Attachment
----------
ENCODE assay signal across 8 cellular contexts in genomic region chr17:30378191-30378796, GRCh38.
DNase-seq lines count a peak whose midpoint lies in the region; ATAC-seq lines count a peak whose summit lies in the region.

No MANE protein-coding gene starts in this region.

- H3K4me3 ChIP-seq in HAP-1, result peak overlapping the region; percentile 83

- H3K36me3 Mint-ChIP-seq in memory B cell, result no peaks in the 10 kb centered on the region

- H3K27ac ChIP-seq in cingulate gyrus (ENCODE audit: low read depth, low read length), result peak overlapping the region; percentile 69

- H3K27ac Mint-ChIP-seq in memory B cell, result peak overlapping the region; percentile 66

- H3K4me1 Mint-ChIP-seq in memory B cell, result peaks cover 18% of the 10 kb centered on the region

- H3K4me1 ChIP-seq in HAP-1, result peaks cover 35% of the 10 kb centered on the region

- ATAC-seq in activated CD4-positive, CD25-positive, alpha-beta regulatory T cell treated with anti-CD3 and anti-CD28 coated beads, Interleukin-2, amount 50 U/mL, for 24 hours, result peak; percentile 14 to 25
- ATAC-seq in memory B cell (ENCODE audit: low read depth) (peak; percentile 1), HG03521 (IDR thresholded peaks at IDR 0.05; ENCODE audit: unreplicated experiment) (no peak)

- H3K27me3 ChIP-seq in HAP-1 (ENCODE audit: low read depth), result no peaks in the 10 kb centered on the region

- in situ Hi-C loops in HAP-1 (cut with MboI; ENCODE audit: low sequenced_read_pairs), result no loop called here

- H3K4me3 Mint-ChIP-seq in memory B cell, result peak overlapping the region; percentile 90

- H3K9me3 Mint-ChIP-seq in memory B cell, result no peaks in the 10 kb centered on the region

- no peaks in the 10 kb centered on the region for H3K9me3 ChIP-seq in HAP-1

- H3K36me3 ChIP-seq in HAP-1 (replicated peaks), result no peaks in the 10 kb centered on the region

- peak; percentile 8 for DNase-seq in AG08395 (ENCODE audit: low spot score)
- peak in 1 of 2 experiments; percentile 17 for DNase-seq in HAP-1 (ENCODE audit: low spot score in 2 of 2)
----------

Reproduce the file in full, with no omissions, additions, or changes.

ENCODE assay signal across 8 cellular contexts in genomic region chr17:30378191-30378796, GRCh38.
DNase-seq lines count a peak whose midpoint lies in the region; ATAC-seq lines count a peak whose summit lies in the region.

No MANE protein-coding gene starts in this region.

- H3K4me3 ChIP-seq in HAP-1, result peak overlapping the region; percentile 83

- H3K36me3 Mint-ChIP-seq in memory B cell, result no peaks in the 10 kb centered on the region

- H3K27ac ChIP-seq in cingulate gyrus (ENCODE audit: low read depth, low read length), result peak overlapping the region; percentile 69

- H3K27ac Mint-ChIP-seq in memory B cell, result peak overlapping the region; percentile 66

- H3K4me1 Mint-ChIP-seq in memory B cell, result peaks cover 18% of the 10 kb centered on the region

- H3K4me1 ChIP-seq in HAP-1, result peaks cover 35% of the 10 kb centered on the region

- ATAC-seq in activated CD4-positive, CD25-positive, alpha-beta regulatory T cell treated with anti-CD3 and anti-CD28 coated beads, Interleukin-2, amount 50 U/mL, for 24 hours, result peak; percentile 14 to 25
- ATAC-seq in memory B cell (ENCODE audit: low read depth) (peak; percentile 1), HG03521 (IDR thresholded peaks at IDR 0.05; ENCODE audit: unreplicated experiment) (no peak)

- H3K27me3 ChIP-seq in HAP-1 (ENCODE audit: low read depth), result no peaks in the 10 kb centered on the region

- in situ Hi-C loops in HAP-1 (cut with MboI; ENCODE audit: low sequenced_read_pairs), result no loop called here

- H3K4me3 Mint-ChIP-seq in memory B cell, result peak overlapping the region; percentile 90

- H3K9me3 Mint-ChIP-seq in memory B cell, result no peaks in the 10 kb centered on the region

- no peaks in the 10 kb centered on the region for H3K9me3 ChIP-seq in HAP-1

- H3K36me3 ChIP-seq in HAP-1 (replicated peaks), result no peaks in the 10 kb centered on the region

- peak; percentile 8 for DNase-seq in AG08395 (ENCODE audit: low spot score)
- peak in 1 of 2 experiments; percentile 17 for DNase-seq in HAP-1 (ENCODE audit: low spot score in 2 of 2)